COS 24-6
Seahorse (Hippocampus spp.) hotspots and habitat associations in Thailand

Tuesday, August 12, 2014: 9:50 AM
Regency Blrm A, Hyatt Regency Hotel
Tse-Lynn Loh, Daniel P Haerther Center for Conservation and Research, John G. Shedd Aquarium, Chicago, IL
Lindsay Aylesworth, Project Seahorse, University of British Columbia, Vancouver, BC, Canada
Sarah Foster, Project Seahorse, University of British Columbia, Vancouver, BC, Canada
Chuck Knapp, Daniel P Haerther Center for Conservation and Research, John G. Shedd Aquarium, Chicago, IL

Seahorses are heavily traded on the global market but are vulnerable to overexploitation and thus listed under CITES Appendix II. Officially, Thailand is the largest exporter of seahorses globally, with millions of animals exported annually. However, the impacts of trade and nonselective fishing on wild seahorse populations in Thailand remain unknown. Population data is urgently required to advance conservation efforts and ensure CITES compliance for sustainable trade. Because seahorses are rare and patchily distributed, finding extant populations and mapping their density distribution presents a particular challenge. Fixed area transects have a low probability of detecting seahorses at any particular site, unless a high degree of effort is used, a method that is not practical for large geographic areas. We first focus our efforts on finding seahorse populations, through investigative means such as email blasts and interviews with local stakeholders. Interviews also assessed local perceptions of seahorse occurrence and population trends. Seahorses were then counted using haphazard swims at 44 sites, with distance swum and active search time recorded as survey effort, also the basis of our citizen science survey protocol iSeahorse Trends. Data on benthic cover, predatory fish density and water quality were collected at each survey site as well.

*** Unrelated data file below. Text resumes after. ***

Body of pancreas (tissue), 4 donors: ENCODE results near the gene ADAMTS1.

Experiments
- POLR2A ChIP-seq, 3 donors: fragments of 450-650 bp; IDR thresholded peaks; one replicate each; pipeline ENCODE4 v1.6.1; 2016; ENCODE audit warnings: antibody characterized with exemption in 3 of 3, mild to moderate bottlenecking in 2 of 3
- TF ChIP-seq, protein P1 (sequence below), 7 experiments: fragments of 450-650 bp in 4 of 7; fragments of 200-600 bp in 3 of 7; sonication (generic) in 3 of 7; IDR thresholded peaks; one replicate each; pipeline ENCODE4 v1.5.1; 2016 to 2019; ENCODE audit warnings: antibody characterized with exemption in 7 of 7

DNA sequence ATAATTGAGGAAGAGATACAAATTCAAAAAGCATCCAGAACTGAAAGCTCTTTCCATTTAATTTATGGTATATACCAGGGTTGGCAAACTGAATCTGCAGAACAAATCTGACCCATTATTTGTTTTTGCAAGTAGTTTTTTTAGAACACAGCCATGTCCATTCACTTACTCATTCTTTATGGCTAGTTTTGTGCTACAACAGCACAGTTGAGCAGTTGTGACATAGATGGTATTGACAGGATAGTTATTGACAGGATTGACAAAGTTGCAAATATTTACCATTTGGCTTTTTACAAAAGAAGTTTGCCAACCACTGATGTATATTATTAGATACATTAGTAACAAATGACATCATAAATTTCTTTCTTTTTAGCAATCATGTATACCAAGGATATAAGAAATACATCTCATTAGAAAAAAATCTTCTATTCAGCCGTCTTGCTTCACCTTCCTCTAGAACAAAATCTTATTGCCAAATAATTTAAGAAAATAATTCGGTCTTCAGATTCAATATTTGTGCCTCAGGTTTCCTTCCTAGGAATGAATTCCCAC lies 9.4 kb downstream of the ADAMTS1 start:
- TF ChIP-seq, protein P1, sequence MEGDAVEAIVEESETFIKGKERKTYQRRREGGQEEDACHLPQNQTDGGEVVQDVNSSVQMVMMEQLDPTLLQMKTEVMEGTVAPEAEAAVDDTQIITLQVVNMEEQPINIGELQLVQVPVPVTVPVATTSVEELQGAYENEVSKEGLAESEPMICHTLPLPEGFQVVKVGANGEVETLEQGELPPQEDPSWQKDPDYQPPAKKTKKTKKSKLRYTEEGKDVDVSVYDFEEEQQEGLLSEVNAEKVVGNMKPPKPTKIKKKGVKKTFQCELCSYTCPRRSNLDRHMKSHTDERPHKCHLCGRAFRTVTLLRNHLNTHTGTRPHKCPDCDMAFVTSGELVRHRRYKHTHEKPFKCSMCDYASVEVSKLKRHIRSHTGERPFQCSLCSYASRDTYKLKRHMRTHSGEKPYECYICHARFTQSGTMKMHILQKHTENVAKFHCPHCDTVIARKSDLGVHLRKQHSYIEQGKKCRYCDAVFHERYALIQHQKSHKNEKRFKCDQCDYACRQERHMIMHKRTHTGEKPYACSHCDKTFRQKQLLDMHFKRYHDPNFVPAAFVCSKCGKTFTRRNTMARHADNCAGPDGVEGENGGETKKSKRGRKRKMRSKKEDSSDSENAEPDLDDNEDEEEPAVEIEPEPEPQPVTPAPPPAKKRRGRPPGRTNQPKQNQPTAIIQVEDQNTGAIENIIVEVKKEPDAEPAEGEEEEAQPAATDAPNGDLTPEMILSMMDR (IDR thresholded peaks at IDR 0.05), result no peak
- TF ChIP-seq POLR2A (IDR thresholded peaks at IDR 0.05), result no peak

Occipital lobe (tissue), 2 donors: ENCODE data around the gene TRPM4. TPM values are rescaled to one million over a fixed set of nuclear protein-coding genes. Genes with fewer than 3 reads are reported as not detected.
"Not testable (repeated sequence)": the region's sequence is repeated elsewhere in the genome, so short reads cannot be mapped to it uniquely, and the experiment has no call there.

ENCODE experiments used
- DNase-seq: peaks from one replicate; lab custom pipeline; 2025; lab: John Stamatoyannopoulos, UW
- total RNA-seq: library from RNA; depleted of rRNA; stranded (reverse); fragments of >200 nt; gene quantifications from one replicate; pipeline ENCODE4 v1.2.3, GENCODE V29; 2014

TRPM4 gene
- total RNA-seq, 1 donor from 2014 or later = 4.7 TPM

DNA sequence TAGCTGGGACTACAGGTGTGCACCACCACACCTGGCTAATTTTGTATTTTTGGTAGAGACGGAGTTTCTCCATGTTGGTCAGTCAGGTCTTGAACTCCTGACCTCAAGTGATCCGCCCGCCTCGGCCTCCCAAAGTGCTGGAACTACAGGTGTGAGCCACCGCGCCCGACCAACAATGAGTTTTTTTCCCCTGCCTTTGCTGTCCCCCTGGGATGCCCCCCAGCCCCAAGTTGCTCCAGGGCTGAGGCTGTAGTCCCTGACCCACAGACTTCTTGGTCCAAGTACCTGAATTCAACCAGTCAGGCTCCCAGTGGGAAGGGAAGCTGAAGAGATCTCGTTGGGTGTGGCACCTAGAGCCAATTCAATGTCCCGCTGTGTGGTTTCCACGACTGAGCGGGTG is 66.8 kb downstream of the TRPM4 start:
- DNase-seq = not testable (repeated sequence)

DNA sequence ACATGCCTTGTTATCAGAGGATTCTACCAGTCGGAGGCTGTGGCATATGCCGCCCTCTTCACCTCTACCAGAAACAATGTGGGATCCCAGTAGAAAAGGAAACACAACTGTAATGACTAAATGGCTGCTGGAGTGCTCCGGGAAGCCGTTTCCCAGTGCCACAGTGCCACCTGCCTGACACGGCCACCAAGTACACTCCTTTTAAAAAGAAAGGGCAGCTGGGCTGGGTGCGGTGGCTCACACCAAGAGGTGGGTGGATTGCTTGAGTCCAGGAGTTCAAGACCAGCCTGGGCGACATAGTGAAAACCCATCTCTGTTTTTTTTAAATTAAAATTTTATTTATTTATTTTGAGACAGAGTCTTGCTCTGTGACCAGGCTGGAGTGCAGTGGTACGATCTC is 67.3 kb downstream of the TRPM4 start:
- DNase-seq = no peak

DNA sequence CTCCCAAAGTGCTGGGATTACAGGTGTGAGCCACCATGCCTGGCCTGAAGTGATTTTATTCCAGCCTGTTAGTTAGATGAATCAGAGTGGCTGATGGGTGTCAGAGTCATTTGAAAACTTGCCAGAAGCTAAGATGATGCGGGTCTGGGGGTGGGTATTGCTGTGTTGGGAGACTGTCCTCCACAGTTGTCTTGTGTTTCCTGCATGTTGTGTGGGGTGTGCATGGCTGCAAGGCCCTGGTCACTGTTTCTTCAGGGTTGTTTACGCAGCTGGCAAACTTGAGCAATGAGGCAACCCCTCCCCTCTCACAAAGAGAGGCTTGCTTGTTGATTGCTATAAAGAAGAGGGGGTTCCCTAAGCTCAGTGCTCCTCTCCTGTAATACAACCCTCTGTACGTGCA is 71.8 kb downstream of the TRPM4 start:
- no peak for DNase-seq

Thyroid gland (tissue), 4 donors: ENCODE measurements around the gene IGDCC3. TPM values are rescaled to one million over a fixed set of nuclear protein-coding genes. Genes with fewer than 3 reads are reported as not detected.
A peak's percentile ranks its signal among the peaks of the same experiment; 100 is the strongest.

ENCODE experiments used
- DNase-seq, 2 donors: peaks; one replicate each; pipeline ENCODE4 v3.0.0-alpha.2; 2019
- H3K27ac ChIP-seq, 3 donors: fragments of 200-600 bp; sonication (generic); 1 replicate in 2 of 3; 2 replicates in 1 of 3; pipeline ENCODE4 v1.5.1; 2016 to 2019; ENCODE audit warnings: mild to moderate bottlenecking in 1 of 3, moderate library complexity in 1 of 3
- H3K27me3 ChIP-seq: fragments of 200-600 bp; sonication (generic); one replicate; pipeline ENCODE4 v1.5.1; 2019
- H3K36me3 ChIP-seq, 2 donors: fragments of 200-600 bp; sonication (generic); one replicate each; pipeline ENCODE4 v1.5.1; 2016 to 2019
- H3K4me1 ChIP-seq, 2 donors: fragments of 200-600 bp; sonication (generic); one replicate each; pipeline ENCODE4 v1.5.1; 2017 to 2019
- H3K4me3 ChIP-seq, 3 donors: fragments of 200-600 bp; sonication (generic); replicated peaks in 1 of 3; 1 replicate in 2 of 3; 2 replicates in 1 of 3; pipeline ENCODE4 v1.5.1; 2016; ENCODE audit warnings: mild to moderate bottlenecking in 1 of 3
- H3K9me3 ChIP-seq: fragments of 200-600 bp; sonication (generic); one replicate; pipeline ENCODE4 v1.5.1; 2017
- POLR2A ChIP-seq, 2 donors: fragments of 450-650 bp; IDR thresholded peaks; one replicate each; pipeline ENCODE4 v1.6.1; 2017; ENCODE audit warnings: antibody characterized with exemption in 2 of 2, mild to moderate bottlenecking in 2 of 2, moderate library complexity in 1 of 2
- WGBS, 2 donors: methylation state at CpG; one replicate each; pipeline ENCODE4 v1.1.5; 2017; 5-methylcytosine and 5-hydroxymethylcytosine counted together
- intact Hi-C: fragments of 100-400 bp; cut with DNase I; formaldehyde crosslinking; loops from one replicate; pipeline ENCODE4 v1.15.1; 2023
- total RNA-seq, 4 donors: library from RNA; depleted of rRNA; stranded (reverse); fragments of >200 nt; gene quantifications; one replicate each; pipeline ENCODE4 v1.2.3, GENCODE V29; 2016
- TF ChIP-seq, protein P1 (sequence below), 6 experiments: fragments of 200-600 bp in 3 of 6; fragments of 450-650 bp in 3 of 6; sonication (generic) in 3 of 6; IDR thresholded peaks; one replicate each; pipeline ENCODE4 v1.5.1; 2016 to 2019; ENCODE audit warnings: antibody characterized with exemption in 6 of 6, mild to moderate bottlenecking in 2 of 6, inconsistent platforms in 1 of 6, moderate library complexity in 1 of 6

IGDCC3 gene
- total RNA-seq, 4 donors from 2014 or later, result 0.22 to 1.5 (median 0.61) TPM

At least two seahorse hotpots were identified at Ao Nang and Pattaya. Seahorses were observed at 15 of 44 sites. Hippocampus comes was only found on coral reefs along the Andaman coast, H. spinosissimus was only recorded within the Gulf of Thailand, on sand, silt and rubble, and H. kuda can be found along both coasts in reef and sandy habitats. A fourth species, H. trimaculatus, was never encountered in-water, but was frequently netted as trawling bycatch from waters deeper than 25m. Seahorse occurrence and abundance were not correlated with water quality parameters. The highest abundances of seahorses were found within marine protected areas and areas heavily visited by tourists, which may deter fishing activity in the area. Most interviewees thought that seahorse populations had declined over the past decade, with estimates ranging from 50-90%. While Thailand has several regulatory measures already in place, it is clear from our interviews that enforcement of these regulations may be an issue. Our rapid assessment protocols cover a broad geographic range but provide no temporal trends. Efforts to engage local communities and recruit volunteers for seahorse monitoring were thus facilitated through, and the launch of a citizen science survey toolkit, iSeahorse Trends.